RENO, Nev.(KOLO) - Apache the rescue cat and Oma the rescue dog have so many things in common. They both are loving, gentle rescue pets who have the gentlest dispositions and were desperate for a second chance at finding loving homes through adoption. They both also lived in a lot of pain from years of dental neglect prior to their rescue, leading to decay and the necessity of extractions. Their teeth were yellow, their gums black, and their breath was horrible, which some veterinarians say make those rescue pets almost unadoptable.
“Animals with periodontal disease are extremely difficult to place for adoption”, according to Veterinarian Dr. Jamie Anderson, who is a member trustee of the Foundation for Veterinary Dentistry.
Unfortunately both Apache and Oma had to wait months, living in pain, in order to get the dental extractions they needed before finding homes through adoption with the SPCA of Northern Nevada. Their extractions cost thousands of dollars and took months to arrange, but the SPCA is very pleased to announce that because of an amazing grant through the Foundation for Veterinary Dentistry Trustees, our rescue pets will never again have to go through that.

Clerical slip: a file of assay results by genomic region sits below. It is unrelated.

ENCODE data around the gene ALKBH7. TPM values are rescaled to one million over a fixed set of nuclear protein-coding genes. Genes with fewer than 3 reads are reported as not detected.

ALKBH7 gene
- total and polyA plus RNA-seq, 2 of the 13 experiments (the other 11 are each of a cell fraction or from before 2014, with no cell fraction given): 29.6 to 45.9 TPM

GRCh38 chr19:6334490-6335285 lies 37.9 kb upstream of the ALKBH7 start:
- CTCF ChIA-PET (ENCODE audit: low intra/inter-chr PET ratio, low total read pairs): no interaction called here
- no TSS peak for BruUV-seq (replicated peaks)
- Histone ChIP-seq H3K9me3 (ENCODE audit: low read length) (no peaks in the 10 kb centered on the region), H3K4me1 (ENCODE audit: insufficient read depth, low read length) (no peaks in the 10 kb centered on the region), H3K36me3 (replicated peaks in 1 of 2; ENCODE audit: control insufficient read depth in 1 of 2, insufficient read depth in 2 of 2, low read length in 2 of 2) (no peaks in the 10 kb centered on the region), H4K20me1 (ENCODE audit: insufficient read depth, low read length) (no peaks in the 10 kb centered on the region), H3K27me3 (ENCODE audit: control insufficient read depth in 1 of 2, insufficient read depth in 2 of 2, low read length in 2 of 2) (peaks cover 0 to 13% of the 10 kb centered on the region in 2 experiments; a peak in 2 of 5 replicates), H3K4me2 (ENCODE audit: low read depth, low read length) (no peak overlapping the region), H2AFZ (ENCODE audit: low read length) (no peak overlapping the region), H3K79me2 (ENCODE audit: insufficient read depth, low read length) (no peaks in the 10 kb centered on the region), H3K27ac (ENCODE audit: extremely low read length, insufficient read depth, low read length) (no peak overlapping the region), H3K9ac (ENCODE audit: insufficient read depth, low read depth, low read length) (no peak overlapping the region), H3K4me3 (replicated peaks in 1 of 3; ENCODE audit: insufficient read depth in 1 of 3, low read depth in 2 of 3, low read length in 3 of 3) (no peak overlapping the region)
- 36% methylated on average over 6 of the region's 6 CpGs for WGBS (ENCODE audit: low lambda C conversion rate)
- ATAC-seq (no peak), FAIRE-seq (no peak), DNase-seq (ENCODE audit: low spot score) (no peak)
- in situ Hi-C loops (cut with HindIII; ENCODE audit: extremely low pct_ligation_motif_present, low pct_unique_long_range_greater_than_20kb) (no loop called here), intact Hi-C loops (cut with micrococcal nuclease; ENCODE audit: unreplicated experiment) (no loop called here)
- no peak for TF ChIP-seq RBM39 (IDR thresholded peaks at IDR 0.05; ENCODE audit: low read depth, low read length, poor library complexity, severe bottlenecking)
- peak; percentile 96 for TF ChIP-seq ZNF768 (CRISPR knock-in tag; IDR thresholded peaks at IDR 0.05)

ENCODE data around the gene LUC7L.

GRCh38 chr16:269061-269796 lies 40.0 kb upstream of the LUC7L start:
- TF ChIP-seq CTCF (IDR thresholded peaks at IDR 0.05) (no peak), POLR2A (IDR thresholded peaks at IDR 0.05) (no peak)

The Foundation for Veterinary Dentistry Trustees is donating dental equipment and training, which will allow the SPCA of Northern Nevada to treat dental issues in our rescue pets ourselves. This will save money, precious time, and will get adoptable rescue pets the pain-ending dental care they need, fast. It will not only allow the pets who are in pain to be treated more quickly, and thus get adopted more quickly, it will also save money that would have had to be used on much more expensive dental surgeries so that the SPCA can use that money to save the lives of more rescue pets!
The non-profit Foundation for Veterinary Dentistry is donating time, resources, equipment and expertise to train shelter veterinarians across the country with the goal of making the animals more adoptable.